Protests at the Whitney Over a Board Member Whose Company Sells Tear Gas
Visitors who arrived at the Whitney Museum of American Art on Friday night to view the works in this year’s politically tinged Biennial had to pass by a raucous demonstration that was not part of the official programming.
About 200 people squeezed into the Whitney’s lobby, in the ninth of a series of weekly gatherings to protest a museum board member whose company sells tear gas that activists and the art publication Hyperallergic said had been used on migrants at the Mexican border.
It was the most recent episode in a prolonged public debate — involving letters and pronouncements by museum employees and officials, scholars, artists and art critics — over the board member, Warren B. Kanders, and his company, Safariland.
According to Hyperallergic, photos showed tear gas canisters marked with the company’s name at a site where the American authorities used tear gas last fall to disperse hundreds of migrants running toward a crossing that leads from Tijuana to San Diego.
Protesters outside the museum and in the lobby on Friday night beat drums, blew horns, chanted and brandished signs like one that read “Warren Kanders Must Go.” Some made it to an upper floor, where a black banner was draped from the building, reading, “When We Breathe We Breathe Together.”
There was even a rolling installation that seemed custom made for the occasion, in the form of a five-foot-tall silver-colored cylinder on wheels replete with a wire pull ring and emblazoned with the words “tear gas.”
An organizer with the group Decolonize This Place, which called for the weekly protests, read from a message to the Whitney’s president, Adam Weinberg, and its board of trustees demanding they remove Mr. Kanders from the board.
“We could have shut the museum down today,” the organizer, Amin Husain, shouted in the lobby. “But after nine weeks of action we offer the museum leadership a window to do the right thing.”
The Whitney Museum declined to comment.
Ticket holders passed by, gazing quizzically. Some paused to listen or to accept copies of the message that Mr. Husain was reading from. One woman shook her head and waved a hand when offered a copy. Museum employees stood by and watched the protest, but did not try to stop it or to prevent anyone from entering the lobby.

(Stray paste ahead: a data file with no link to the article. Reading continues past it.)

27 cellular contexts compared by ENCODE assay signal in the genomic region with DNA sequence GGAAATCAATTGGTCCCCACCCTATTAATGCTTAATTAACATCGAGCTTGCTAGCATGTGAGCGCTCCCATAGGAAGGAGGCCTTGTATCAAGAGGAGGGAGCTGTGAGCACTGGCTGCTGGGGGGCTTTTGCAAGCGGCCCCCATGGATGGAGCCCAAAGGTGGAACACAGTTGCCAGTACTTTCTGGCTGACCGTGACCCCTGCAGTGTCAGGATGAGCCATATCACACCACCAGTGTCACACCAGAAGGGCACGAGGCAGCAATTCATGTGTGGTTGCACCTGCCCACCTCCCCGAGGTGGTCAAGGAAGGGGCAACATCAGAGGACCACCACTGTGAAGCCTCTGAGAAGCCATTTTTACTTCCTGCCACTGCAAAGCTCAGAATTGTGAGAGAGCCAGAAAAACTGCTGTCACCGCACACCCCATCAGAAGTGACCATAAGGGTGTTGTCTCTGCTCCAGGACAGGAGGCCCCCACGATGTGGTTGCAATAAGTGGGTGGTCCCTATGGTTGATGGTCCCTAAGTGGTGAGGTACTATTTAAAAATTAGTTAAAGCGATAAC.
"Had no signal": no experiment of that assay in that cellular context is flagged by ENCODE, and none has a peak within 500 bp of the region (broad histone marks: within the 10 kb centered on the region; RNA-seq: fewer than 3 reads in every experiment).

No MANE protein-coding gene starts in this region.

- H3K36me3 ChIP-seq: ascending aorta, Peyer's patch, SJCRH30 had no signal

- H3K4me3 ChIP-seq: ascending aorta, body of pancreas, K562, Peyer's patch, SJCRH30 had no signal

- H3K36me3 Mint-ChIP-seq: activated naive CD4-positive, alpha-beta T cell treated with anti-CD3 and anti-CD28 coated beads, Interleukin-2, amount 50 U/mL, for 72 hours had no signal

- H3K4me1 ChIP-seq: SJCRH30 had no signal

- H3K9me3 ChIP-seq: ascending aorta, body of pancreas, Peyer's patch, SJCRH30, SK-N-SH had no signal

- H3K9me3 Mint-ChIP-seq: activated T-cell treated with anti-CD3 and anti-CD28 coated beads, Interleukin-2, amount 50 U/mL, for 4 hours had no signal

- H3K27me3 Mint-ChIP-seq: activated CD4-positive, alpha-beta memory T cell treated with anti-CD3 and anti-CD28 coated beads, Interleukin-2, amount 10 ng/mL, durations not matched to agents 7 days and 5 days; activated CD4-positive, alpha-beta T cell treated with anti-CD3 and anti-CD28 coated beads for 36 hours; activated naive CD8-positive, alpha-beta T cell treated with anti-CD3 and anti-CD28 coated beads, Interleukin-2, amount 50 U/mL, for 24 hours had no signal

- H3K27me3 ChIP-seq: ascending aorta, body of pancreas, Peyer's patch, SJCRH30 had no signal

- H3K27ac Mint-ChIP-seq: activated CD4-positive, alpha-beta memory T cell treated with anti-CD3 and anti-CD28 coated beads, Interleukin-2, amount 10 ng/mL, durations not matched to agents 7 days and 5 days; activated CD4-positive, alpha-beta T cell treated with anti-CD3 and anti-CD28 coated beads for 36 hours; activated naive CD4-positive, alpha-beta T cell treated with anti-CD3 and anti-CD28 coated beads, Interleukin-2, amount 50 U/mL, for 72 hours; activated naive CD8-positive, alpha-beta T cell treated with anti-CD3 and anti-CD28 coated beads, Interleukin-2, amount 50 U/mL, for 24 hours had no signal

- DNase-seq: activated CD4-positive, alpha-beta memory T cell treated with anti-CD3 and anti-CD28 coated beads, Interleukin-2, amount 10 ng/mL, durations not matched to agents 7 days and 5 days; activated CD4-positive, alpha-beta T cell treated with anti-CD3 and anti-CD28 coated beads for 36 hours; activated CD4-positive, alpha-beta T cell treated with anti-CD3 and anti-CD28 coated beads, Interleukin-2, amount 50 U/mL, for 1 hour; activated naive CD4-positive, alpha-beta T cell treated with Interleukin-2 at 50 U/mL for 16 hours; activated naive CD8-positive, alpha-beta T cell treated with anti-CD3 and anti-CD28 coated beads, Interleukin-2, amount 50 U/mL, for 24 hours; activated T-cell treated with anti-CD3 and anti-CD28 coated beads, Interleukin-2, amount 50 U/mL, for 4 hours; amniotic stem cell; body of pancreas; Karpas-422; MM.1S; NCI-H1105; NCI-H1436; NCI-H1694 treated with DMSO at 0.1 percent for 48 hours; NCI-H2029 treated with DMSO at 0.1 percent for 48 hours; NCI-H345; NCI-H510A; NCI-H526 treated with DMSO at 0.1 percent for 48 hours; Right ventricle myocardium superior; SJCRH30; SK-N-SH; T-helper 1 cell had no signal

Last year dozens of museum employees wrote a letter to express their “outrage” over reports that Safariland gas had been used at the border. Mr. Kanders then wrote a letter saying he took pride in the company. He added that Safariland made equipment, like body armor, that helped protect people and that it had no control over how its products were used.
In a letter, Mr. Weinberg said that he respected “the right to dissent.” But the Whitney, he added, is “first and foremost a museum” that “cannot right all the ills of an unjust world.”
Several art critics, academics and others followed with a letter calling for Mr. Kanders’s removal. Last month about two-thirds of the 75 artists and collectives chosen for the Biennial also signed the letter.
One of the Biennial participants, the London-based research agency Forensic Architecture, entered as its exhibition a 10-minute video called “Triple-Chaser” with Praxis Films, run by the filmmaker Laura Poitras, about a type of tear gas grenade manufactured by Safariland.
After about an hour in the museum lobby, the protesters filed out and began marching through the West Village, accompanied by a contingent of police officers.
The roving demonstration halted on a tree-lined block outside a red-brick townhouse that the protesters said belonged to Mr. Kanders. Outside the residence, the chants continued. “Your time is up,” one woman shouted. Another woman burned a bundle of sage near the home, as if to ritually cleanse the premises.
A man distributed fliers addressed to residents of the block “and everyone in New York City” that listed the address of the building said to belong to Mr. Kanders and contended that his company’s tear gas had been used on migrants at the Mexican border, on Palestinians in Gaza and on protesters in Baltimore and Ferguson, Mo.
As rain arrived, the ranks of the crowd thinned, and soon a final chant went up: “We’ll be back.”
Source: Read Full Article